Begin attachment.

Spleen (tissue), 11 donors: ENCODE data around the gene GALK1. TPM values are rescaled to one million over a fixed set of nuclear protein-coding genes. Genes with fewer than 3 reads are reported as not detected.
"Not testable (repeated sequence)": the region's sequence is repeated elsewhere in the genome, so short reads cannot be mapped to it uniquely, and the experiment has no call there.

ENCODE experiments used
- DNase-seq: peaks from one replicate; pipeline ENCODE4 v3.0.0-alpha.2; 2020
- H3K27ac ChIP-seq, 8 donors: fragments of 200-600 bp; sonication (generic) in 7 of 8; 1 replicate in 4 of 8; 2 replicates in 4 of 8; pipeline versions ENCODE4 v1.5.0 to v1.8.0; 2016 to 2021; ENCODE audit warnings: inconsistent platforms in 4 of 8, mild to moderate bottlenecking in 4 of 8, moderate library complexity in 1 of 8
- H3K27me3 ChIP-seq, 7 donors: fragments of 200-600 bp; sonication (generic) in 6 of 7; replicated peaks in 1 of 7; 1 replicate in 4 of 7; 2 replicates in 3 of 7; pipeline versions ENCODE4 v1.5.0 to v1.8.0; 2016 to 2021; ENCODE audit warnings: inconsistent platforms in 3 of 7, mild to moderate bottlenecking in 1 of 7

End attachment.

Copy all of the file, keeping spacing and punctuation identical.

Spleen (tissue), 11 donors: ENCODE data around the gene GALK1. TPM values are rescaled to one million over a fixed set of nuclear protein-coding genes. Genes with fewer than 3 reads are reported as not detected.
"Not testable (repeated sequence)": the region's sequence is repeated elsewhere in the genome, so short reads cannot be mapped to it uniquely, and the experiment has no call there.

ENCODE experiments used
- DNase-seq: peaks from one replicate; pipeline ENCODE4 v3.0.0-alpha.2; 2020
- H3K27ac ChIP-seq, 8 donors: fragments of 200-600 bp; sonication (generic) in 7 of 8; 1 replicate in 4 of 8; 2 replicates in 4 of 8; pipeline versions ENCODE4 v1.5.0 to v1.8.0; 2016 to 2021; ENCODE audit warnings: inconsistent platforms in 4 of 8, mild to moderate bottlenecking in 4 of 8, moderate library complexity in 1 of 8
- H3K27me3 ChIP-seq, 7 donors: fragments of 200-600 bp; sonication (generic) in 6 of 7; replicated peaks in 1 of 7; 1 replicate in 4 of 7; 2 replicates in 3 of 7; pipeline versions ENCODE4 v1.5.0 to v1.8.0; 2016 to 2021; ENCODE audit warnings: inconsistent platforms in 3 of 7, mild to moderate bottlenecking in 1 of 7